On the other hand, I’ve found the GPS is as accurate as anything else out there. I like to keep “rolling mile” and “current pace” active on my display, so I can see roughly how fast I’m running right now and have been most recently. Both numbers have proven fairly stable and reliable. And the end of the run generally comes in at the distance I’d expect and matches the measurements of my running partners using Garmin, Suunto, and Coros watches.
A quirk is that Apple has done something inside the watch to smooth out the recording and data it captures in the Workouts app. I live in a city with a lot of tall buildings and not a day goes by where my Garmin doesn’t jump around wildly at a couple spots on my neighborhood loop. The recorded distance, too, is erratic so that my total distance is off and my pace for that mile displays ridiculously fast. The Apple Watch hasn’t done either. And the maps it produces are smooth, not herky-jerky.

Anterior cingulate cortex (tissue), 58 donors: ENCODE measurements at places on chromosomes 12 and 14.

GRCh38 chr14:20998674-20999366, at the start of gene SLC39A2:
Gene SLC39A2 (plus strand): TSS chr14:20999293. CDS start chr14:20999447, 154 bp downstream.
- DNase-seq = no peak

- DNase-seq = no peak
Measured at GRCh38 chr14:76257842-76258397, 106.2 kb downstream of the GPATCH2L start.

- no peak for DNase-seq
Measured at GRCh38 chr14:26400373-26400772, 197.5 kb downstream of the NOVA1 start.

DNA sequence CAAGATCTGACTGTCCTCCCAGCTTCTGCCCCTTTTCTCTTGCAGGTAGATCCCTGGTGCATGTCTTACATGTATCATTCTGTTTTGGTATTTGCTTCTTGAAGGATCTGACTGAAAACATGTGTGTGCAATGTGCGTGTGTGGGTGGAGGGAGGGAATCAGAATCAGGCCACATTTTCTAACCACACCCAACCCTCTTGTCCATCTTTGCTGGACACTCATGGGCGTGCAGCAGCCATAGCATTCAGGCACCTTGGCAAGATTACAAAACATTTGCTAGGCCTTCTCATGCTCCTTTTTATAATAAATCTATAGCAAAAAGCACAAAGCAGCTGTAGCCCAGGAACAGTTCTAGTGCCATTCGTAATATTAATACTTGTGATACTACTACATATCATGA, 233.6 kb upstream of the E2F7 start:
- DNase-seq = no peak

Of course, one limitation of the Workouts app is that Apple wants to trap you in its ecosystem, making it a little tricky to get your data shared onto sites like Strava. A workaround is to use the RunGap app, which reads your activity data and can share it to a wide variety of online training logs. It’s a manual process—open the app, refresh workouts, click share—after each run, but it’s quick and RunGap does a great job keeping its app up-to-date with any iOS upgrades to ensure a bug-free experience.
The Bottom Line
The Apple Watch Series 5 is a legit fitness device, and holds its own against watches from Garmin, Suunto, and Polar. It’ll accurately track all but your longest runs. If you’re an ultra marathoner or want to monitor your sleep, look elsewhere. Likewise, if you already own the AW4, don’t bother upgrading now unless you absolutely must have the latest toys. For everybody else shopping for a new watch, give the AW5 a serious look.